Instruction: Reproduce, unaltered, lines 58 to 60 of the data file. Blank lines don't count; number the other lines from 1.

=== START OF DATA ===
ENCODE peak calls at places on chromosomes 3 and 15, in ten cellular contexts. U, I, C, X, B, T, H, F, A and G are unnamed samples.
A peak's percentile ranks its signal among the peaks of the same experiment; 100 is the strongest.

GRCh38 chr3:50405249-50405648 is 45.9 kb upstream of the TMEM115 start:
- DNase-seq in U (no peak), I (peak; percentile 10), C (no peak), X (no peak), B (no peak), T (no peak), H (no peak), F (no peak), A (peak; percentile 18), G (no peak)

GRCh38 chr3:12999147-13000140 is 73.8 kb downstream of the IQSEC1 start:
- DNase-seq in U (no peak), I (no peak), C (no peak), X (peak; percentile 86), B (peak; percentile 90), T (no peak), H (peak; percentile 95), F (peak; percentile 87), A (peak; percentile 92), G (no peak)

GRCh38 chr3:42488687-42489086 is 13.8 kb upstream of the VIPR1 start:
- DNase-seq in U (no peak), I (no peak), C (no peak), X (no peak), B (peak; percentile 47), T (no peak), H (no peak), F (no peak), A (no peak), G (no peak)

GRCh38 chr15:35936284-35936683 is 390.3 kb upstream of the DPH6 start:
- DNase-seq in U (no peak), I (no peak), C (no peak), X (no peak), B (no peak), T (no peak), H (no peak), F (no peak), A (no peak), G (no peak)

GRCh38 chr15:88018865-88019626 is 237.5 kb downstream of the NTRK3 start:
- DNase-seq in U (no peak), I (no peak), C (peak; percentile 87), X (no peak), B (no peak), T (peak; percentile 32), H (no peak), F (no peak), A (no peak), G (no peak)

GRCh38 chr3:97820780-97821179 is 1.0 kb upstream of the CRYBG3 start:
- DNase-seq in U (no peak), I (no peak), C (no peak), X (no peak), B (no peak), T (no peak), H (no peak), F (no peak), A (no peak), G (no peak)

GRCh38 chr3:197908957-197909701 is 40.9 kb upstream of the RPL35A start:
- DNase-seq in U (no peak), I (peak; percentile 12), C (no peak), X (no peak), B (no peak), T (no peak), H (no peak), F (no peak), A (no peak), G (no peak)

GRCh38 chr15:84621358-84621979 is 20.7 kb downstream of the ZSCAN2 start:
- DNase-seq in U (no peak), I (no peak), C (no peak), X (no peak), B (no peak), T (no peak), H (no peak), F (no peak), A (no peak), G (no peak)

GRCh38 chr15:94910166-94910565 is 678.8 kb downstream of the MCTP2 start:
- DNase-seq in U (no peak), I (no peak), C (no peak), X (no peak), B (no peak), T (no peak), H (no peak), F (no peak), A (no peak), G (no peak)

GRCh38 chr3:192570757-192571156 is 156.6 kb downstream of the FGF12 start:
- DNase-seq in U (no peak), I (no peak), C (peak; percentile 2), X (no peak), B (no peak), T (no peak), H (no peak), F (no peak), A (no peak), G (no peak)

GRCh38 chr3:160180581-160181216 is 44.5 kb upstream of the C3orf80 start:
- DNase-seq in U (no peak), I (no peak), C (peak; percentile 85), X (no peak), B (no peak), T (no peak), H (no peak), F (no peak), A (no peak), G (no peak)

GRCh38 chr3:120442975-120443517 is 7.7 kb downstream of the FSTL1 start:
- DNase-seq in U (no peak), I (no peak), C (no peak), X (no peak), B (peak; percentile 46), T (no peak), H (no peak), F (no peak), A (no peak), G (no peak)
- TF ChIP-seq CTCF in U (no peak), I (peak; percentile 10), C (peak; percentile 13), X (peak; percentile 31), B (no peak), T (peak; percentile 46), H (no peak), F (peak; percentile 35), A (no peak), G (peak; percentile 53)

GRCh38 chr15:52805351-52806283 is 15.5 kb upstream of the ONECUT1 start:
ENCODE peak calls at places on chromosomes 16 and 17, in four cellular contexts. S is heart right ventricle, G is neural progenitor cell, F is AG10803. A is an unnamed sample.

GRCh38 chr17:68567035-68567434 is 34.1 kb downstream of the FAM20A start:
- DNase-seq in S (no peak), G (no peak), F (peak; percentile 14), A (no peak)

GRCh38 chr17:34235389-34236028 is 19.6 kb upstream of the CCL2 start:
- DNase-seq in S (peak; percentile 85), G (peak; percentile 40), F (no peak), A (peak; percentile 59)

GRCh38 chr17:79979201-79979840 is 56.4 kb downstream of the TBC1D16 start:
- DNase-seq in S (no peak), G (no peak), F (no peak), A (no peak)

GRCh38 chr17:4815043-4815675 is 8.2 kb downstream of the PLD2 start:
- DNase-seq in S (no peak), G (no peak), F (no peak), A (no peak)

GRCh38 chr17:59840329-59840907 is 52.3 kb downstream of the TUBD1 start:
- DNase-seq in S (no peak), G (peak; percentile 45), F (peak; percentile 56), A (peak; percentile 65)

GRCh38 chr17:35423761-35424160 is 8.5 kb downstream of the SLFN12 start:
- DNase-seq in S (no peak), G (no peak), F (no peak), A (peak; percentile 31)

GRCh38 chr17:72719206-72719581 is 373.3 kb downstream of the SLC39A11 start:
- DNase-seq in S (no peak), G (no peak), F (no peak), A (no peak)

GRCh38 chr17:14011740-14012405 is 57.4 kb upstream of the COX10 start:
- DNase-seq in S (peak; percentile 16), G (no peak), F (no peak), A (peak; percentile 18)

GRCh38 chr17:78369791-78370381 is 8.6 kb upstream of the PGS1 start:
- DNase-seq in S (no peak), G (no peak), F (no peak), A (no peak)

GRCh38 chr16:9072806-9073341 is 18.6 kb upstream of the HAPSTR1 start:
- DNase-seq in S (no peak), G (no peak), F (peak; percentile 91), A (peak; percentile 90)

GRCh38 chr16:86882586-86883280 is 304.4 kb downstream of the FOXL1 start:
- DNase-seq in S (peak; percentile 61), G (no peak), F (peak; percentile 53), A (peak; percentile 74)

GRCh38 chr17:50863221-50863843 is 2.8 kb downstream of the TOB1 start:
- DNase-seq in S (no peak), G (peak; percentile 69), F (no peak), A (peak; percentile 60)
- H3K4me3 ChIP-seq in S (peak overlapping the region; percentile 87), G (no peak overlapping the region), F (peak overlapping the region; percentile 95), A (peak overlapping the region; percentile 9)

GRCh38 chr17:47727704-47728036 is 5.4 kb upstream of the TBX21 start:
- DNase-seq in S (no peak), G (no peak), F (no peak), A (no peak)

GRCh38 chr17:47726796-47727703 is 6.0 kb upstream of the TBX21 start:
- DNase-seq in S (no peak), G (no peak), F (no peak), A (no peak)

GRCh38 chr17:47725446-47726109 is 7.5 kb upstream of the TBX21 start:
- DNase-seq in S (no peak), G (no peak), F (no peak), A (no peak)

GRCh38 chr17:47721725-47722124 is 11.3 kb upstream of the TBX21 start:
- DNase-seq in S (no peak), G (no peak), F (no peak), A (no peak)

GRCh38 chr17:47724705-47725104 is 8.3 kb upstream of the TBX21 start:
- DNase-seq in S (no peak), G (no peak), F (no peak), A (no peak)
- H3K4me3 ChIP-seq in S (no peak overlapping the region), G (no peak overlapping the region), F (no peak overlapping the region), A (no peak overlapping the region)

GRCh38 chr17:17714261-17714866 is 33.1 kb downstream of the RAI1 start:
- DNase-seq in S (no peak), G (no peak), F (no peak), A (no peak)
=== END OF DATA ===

- DNase-seq in S (no peak), G (no peak), F (no peak), A (no peak)

GRCh38 chr17:47725446-47726109 is 7.5 kb upstream of the TBX21 start:
- DNase-seq in S (no peak), G (no peak), F (no peak), A (no peak)